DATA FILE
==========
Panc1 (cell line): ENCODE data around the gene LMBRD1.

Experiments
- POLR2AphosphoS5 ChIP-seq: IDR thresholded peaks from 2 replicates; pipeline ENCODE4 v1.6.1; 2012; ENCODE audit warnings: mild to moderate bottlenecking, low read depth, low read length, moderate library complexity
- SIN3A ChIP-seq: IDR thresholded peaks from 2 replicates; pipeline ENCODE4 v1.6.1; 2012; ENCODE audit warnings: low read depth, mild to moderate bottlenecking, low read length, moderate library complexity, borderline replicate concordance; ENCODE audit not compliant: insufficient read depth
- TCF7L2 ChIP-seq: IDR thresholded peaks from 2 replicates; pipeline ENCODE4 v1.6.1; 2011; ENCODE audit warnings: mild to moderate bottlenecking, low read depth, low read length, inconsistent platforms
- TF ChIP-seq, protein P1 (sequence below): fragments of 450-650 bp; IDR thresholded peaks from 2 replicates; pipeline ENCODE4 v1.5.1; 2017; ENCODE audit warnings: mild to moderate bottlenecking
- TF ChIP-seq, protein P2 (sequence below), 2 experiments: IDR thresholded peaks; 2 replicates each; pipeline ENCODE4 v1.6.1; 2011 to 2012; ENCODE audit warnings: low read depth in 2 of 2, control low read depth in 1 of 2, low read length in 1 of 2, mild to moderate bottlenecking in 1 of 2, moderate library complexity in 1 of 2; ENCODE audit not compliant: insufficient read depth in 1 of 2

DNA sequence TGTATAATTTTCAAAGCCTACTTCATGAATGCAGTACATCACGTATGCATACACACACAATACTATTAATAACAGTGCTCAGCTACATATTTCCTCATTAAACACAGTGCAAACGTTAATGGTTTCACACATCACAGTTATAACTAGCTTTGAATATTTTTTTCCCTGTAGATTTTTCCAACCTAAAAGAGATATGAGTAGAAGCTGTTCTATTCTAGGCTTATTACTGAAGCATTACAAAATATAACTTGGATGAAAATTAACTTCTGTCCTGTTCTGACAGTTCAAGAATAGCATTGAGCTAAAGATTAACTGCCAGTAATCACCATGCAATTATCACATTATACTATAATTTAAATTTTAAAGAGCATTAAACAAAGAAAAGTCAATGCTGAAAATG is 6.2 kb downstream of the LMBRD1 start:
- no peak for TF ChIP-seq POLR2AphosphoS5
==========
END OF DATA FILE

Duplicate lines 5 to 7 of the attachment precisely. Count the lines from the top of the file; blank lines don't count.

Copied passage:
- TCF7L2 ChIP-seq: IDR thresholded peaks from 2 replicates; pipeline ENCODE4 v1.6.1; 2011; ENCODE audit warnings: mild to moderate bottlenecking, low read depth, low read length, inconsistent platforms
- TF ChIP-seq, protein P1 (sequence below): fragments of 450-650 bp; IDR thresholded peaks from 2 replicates; pipeline ENCODE4 v1.5.1; 2017; ENCODE audit warnings: mild to moderate bottlenecking
- TF ChIP-seq, protein P2 (sequence below), 2 experiments: IDR thresholded peaks; 2 replicates each; pipeline ENCODE4 v1.6.1; 2011 to 2012; ENCODE audit warnings: low read depth in 2 of 2, control low read depth in 1 of 2, low read length in 1 of 2, mild to moderate bottlenecking in 1 of 2, moderate library complexity in 1 of 2; ENCODE audit not compliant: insufficient read depth in 1 of 2